15 February 2008 at 11:02am | IP Logged 
Unfortunately, some of us don't have Usenet.:(

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ProfArguelles
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foreignlanguageexper
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 Message 24 of 33
17 February 2008 at 8:57pm | IP Logged 
I also read that review of the Assimil recordings and, reflecting upon how truly absurd the recordings for their Latin and Esperanto courses are, I decided to save my money. Now that I Mr. Frisch reports that they are not that ridiculous after all, I wish I had them, as I am curious…

For understanding Katharevousa’s emulation of ancient Greek, I recommend you work through a copy of Anne Farmakides Advanced Modern Greek (Yale University Press, 1983), which treats this subject in detail and has you translate back and forth between them.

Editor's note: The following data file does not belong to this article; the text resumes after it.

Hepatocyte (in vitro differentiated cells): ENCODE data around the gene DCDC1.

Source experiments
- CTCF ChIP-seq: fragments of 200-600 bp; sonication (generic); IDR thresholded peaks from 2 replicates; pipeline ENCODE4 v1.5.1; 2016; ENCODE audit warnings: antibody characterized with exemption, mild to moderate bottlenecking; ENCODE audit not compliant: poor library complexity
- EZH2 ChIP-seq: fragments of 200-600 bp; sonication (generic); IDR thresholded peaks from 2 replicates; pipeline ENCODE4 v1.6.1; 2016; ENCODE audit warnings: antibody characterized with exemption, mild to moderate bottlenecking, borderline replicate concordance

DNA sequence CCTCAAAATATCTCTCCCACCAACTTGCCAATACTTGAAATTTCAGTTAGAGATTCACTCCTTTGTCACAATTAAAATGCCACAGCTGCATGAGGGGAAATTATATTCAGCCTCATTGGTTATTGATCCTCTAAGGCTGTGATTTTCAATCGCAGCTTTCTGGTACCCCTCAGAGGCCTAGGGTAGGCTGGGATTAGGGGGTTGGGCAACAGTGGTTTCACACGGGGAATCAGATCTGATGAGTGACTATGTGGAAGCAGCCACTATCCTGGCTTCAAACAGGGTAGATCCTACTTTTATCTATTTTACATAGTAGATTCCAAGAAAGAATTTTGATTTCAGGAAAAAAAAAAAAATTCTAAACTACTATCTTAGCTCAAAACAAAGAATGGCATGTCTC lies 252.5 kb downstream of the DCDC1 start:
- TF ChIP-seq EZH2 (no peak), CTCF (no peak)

For many samples of reconstructed ancient Greek, go the to
SOCIETY FOR THE ORAL READING OF GREEK AND LATIN LITERATURE (SORGLL) http://www.rhapsodes.fll.vt.edu/Greek.htm

Most of these are by Professor Steven Daitz, who is quite a respected authority, but with all due respect, I find them to be very much in the spirit of the Assimil courses mentioned above. Ladislaus Doldion’s performance was much more listenable. However, for my sensibilities, the most acceptably natural sounding reconstructions of ancient Greek I have ever heard are by Stefan Hagel, a musicologist with the Austrian Academy of Sciences. You can listen to samples at The Sound of Ancient Greek - Classical Pronunciation http://www.oeaw.ac.at/kal/agp/. Unlike all the others I have ever heard—which sound forced and artificial—his readings sound as they could be a perfectly natural living language.